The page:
Hempsons: Legact Administration
Upcoming SlideShare
Loading in...5
×
 

Hempsons: Legact Administration

on

  • 1,377 views

An introduction to legacy administration by charities

An introduction to legacy administration by charities

Statistics

Views

Total Views
1,377
Views on SlideShare
1,377
Embed Views
0

Actions

Likes
0
Downloads
9
Comments
0

0 Embeds 0

No embeds

Accessibility

Categories

Upload Details

Uploaded via as Microsoft PowerPoint

Usage Rights

© All Rights Reserved

Report content

Flagged as inappropriate Flag as inappropriate
Flag as inappropriate

Select your reason for flagging this presentation as inappropriate.

Cancel
  • Full Name Full Name Comment goes here.
    Are you sure you want to
    Your message goes here
    Processing…
Post Comment
Edit your comment

    Hempsons: Legact Administration Hempsons: Legact Administration Presentation Transcript

    • LEGACY ADMINISTRATION – MAXIMISING THE BENEFIT
    • LEGACY INCOME
      • Vital Funding Source
      • £1-9 billion raised in 2008
      • Can represent 80% of voluntary income
      • Economic downturn poses threat
    • CHARITABLE GIVING
      • 2/3 regularly give to charity in lifetime
      • 1/3 make a Will
      • 15.7% of wills in 2008 charitable
    • MAXIMISING LEGACIES
      • Check all legacy receipts carefully
      • Monitor progress
      • Look to the future
    • TOPICS FOR TODAY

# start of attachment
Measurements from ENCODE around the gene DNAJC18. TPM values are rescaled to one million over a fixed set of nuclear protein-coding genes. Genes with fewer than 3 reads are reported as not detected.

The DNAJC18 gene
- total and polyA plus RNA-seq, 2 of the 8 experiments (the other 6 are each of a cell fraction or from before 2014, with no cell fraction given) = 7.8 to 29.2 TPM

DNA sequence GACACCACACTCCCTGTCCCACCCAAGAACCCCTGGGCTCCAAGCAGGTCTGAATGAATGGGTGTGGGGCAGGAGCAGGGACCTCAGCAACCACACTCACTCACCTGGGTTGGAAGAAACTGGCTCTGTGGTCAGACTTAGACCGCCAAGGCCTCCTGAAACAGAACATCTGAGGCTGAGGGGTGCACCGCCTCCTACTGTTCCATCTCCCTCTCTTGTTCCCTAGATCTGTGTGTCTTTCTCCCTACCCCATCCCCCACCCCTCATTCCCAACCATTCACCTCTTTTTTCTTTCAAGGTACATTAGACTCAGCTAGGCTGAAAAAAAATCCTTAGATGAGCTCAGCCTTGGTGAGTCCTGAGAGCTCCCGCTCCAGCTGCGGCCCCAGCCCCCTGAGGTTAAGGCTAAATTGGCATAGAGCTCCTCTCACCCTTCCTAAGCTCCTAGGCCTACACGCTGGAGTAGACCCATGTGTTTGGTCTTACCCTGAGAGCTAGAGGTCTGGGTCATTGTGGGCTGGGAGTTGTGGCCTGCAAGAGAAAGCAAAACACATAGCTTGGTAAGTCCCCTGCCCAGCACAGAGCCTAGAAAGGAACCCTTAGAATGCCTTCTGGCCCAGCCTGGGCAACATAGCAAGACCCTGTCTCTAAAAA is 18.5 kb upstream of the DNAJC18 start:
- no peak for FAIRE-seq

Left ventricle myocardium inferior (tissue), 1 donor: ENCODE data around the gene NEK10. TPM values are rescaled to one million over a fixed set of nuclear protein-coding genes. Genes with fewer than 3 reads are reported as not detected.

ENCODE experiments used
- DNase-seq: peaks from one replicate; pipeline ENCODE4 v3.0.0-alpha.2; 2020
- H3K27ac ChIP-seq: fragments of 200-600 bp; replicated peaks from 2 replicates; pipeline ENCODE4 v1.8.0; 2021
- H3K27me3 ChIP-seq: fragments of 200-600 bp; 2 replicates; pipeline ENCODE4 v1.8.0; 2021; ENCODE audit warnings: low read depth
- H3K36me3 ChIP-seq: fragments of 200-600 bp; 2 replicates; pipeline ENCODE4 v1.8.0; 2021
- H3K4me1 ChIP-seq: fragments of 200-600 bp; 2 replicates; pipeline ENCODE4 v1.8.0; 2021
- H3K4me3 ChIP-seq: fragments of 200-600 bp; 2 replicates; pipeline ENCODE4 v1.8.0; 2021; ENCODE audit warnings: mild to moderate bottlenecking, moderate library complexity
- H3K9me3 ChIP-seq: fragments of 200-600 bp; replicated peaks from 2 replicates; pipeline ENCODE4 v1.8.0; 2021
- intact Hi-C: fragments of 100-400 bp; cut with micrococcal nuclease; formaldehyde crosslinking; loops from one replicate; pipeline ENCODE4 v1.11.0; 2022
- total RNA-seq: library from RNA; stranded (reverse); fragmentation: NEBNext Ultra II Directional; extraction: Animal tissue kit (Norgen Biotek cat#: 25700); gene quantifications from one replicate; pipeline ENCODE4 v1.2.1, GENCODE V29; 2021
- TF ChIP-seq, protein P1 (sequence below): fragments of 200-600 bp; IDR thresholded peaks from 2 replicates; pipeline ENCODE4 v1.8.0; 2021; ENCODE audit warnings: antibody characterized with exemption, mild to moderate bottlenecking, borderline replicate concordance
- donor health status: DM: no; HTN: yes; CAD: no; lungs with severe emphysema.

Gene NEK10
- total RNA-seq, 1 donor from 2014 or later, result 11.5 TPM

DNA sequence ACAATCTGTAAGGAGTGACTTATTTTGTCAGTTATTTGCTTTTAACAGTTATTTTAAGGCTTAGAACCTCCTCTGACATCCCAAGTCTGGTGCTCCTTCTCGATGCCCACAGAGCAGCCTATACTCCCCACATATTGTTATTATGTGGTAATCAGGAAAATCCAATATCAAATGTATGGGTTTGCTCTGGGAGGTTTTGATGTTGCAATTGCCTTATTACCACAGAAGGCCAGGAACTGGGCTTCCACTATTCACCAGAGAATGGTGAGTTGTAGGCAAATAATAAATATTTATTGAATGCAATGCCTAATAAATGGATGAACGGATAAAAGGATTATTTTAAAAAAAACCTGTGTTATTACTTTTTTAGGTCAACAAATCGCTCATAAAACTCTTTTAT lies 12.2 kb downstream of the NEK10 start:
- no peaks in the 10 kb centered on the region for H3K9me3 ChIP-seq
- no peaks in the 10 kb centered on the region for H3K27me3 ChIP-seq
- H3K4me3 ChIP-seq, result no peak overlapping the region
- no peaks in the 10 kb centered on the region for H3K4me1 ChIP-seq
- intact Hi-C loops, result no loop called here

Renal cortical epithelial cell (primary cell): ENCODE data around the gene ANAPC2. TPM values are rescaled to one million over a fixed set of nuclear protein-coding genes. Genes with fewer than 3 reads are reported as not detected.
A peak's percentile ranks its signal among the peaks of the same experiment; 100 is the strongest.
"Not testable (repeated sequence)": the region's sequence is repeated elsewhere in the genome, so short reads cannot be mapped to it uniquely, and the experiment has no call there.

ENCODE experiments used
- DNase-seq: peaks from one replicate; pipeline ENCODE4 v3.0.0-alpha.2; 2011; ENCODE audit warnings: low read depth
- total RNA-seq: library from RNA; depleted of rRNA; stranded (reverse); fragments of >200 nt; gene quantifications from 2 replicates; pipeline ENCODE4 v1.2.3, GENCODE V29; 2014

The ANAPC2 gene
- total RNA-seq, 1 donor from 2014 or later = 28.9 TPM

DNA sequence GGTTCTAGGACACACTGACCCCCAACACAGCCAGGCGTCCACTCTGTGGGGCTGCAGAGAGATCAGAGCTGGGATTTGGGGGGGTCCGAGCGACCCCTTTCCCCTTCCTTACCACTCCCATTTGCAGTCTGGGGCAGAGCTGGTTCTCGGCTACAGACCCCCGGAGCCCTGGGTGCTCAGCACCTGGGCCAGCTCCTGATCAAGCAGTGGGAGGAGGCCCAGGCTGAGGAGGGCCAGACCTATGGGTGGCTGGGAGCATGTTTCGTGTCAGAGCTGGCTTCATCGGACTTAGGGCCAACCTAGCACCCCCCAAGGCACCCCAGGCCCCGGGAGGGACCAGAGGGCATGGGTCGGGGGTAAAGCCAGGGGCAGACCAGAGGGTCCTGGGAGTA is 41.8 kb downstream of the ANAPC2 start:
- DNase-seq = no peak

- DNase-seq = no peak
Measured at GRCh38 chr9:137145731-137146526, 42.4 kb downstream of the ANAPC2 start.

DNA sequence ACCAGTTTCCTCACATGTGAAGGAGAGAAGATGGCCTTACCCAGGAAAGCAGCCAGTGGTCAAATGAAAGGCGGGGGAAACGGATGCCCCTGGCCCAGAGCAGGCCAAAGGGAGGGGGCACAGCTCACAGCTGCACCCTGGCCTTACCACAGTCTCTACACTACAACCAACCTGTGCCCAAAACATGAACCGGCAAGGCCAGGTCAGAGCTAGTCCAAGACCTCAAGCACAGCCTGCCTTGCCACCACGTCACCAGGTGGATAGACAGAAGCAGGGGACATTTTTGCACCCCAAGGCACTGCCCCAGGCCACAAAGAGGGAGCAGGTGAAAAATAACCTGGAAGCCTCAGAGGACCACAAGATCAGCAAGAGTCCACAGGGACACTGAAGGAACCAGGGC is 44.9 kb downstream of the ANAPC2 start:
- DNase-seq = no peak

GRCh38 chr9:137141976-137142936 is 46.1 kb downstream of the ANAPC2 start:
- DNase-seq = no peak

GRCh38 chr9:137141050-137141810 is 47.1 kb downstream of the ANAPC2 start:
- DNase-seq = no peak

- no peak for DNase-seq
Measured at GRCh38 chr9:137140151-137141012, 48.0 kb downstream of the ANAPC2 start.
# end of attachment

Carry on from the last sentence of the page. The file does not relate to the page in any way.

• The Will – what to look for
      • Probate procedure and timescales
      • Basic tax – IHT and CGT
      • Accounts
      • Income tax and tax deduction certificates
      • What can go wrong – looking out for fraud
      • Assessing fees
      • Making the most out of legacies
      • Questions
    • THE WILL
      • No set form
      • Must be in writing
      • No need to be dated
      • No need to be on paper
      • Can dispose of almost anything
      • Complete testamentary freedom
    • VALIDITY REQUIREMENTS
      • S9 Wills Act 1837 as amended:-
      • “ No Will shall be valid unless:-
      • (a) It is in writing, and signed by the testator, or by
      • some other person in his presence and by his
      • direction; and
      • It appears that the testator intended by his signature to give effect to the Will; and
    • VALIDITY REQUIREMENTS Cont’d
      • the signature is made or acknowledged by the testator in the presence of two or more witnesses present at the same time; and
      • each witness either:-
      • ( i) attests and signs the Will; or
      • (ii) acknowledges his signature
      • in the presence of the testator (but not necessarily
      • in the presence of any other witness),
      • but no form of attestation shall be necessary”
    • WHO MAY MAKE A WILL?
      • Anyone over 18 (unless privileged)
      • Intention to make a Will
      • Mental capacity
      • Free from undue influence
    • WHAT MAY BE DISPOSED OF BY WILL?
      • Any assets owned by testator except:-